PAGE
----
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Mario (character)

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This is an article about the video game character Mario. For other uses of the word Mario or the term Super Mario Bros., please see Mario (disambiguation)

Mario is the title character of a popular series of video games developed by Japanese electronics manufacturer Nintendo. Since Mario's creation in 1981, millions of players have guided the mustachioed plumber through virtual obstacle courses designed to test their hand-eye coordination and justify the character's improbable acrobatics. In the process, Mario has become a popular culture icon and Nintendo's most treasured intellectual property, inspiring television shows, film, comics, and a long line of licensed merchandise. In 1990 a Fortune magazine columnist judiciously asserted, "Just as Mickey Mouse helped pioneer the animated picture in the 1930s, so might Mario help establish a new medium called interactive entertainment."[1]

Creating a cultural icon

For a full list of games featuring Mario, see Mario (character)/Catalogs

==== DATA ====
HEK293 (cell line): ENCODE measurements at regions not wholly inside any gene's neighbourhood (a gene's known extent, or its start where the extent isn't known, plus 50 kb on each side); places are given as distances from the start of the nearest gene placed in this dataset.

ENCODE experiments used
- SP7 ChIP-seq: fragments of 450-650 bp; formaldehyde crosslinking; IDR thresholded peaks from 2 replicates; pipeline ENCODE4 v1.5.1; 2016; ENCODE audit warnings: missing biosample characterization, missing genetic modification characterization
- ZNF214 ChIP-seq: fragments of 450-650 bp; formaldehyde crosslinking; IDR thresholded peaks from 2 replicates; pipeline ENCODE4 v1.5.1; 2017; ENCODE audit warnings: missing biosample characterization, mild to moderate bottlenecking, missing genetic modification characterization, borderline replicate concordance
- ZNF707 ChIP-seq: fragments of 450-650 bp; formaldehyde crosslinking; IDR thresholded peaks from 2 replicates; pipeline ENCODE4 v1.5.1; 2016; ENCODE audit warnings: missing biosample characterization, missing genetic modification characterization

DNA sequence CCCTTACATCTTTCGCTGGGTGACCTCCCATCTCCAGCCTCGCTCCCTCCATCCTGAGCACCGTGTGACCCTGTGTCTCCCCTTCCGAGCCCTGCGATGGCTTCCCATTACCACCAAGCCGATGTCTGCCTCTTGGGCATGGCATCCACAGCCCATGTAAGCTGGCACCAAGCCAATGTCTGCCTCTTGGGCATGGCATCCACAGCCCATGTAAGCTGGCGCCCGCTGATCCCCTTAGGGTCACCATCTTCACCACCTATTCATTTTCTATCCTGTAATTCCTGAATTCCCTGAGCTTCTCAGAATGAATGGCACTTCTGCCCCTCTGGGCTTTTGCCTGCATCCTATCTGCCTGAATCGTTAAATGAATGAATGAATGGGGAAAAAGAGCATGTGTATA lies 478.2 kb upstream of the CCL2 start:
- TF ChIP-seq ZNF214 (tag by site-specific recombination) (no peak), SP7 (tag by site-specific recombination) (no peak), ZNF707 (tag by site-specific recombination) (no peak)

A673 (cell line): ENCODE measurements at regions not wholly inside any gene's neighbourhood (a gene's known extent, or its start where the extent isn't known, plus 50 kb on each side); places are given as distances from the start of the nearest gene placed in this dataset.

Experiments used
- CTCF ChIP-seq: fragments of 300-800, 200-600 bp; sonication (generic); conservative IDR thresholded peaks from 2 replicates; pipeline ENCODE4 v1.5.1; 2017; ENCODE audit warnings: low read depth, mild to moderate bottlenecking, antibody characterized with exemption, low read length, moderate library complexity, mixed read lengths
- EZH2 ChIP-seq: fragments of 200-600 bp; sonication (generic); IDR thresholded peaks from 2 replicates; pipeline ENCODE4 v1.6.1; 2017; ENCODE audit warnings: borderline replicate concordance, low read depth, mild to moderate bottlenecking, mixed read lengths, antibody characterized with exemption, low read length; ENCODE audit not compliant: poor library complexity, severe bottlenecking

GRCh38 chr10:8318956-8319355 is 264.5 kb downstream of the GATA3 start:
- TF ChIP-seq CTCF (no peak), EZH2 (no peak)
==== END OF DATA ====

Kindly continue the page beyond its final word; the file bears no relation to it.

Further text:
Mario debuted in Shigeru Miyamoto's first game, the arcade hit Donkey Kong, as a carpenter named Jumpman. Jumpman's design, little changed since, was a function of technological limitations. A mouth wasn't visible enough, so the character got a mustache; the programmers couldn't animate hair, so he wore a cap; and to make his arm movements visible, he needed white gloves and colored overalls. The character was dubbed Mario by colleagues who said the nose, mustache, and overalls resembled the Italian caretaker of the small New York hotel where Nintendo employees stayed in the United States.

The 1983 arcade game Mario Bros. was the first to feature Mario as the title character and introduced his brother Luigi. And, owing to a colleague's comment on Mario's appearance, Miyamoto gave his character a new occupation: The Mario brothers became plumbers, whose jobs are to exterminate the various pests that come out of pipes—pipes that became the trademark method of travel in subsequent Mario titles.

Later that year Nintendo released their first home console in Japan: the Family Computer, or Famicom.[2] Evaluating Famicom operations, company president Hiroshi Yamauchi realized that a video game system, like any other computer, is only as useful as the software available for it. Yamauchi prioritized the home console market and in 1984 he assigned Miyamoto to lead R&D 4, a new development group within Nintendo. Their assignment was to create the most imaginative video games ever, and one of their first titles took Donkey Kong's plucky hero and placed him in a new world.

References

  1. Moffat, Susan (1990, November 5). Can Nintendo Keep Winning?. Fortune. Retrieved October 2, 2009 from http://money.cnn.com/magazines/fortune/fortune_archive/1990/11/05/74307/index.htm
  2. The Family Computer was released worldwide as the Nintendo Entertainment System, or NES.